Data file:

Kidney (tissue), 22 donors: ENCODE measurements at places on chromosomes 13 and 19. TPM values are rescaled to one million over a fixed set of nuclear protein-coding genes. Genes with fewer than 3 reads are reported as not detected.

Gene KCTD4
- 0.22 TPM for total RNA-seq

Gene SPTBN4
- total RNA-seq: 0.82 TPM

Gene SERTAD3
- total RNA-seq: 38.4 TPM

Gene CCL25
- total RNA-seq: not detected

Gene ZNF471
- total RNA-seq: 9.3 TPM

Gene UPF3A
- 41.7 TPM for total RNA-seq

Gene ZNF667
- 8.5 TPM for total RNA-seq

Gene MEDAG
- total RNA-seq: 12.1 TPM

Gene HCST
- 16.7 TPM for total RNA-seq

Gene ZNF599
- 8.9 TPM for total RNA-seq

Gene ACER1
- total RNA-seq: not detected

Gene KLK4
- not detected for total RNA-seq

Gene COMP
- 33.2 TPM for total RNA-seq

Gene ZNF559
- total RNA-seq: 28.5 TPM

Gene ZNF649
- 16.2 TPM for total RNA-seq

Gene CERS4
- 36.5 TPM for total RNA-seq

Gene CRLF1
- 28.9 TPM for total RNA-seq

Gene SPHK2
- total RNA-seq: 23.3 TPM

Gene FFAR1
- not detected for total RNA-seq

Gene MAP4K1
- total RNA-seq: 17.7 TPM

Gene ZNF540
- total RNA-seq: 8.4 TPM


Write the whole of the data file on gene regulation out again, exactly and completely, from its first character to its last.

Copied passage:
Kidney (tissue), 22 donors: ENCODE measurements at places on chromosomes 13 and 19. TPM values are rescaled to one million over a fixed set of nuclear protein-coding genes. Genes with fewer than 3 reads are reported as not detected.

Gene KCTD4
- 0.22 TPM for total RNA-seq

Gene SPTBN4
- total RNA-seq: 0.82 TPM

Gene SERTAD3
- total RNA-seq: 38.4 TPM

Gene CCL25
- total RNA-seq: not detected

Gene ZNF471
- total RNA-seq: 9.3 TPM

Gene UPF3A
- 41.7 TPM for total RNA-seq

Gene ZNF667
- 8.5 TPM for total RNA-seq

Gene MEDAG
- total RNA-seq: 12.1 TPM

Gene HCST
- 16.7 TPM for total RNA-seq

Gene ZNF599
- 8.9 TPM for total RNA-seq

Gene ACER1
- total RNA-seq: not detected

Gene KLK4
- not detected for total RNA-seq

Gene COMP
- 33.2 TPM for total RNA-seq

Gene ZNF559
- total RNA-seq: 28.5 TPM

Gene ZNF649
- 16.2 TPM for total RNA-seq

Gene CERS4
- 36.5 TPM for total RNA-seq

Gene CRLF1
- 28.9 TPM for total RNA-seq

Gene SPHK2
- total RNA-seq: 23.3 TPM

Gene FFAR1
- not detected for total RNA-seq

Gene MAP4K1
- total RNA-seq: 17.7 TPM

Gene ZNF540
- total RNA-seq: 8.4 TPM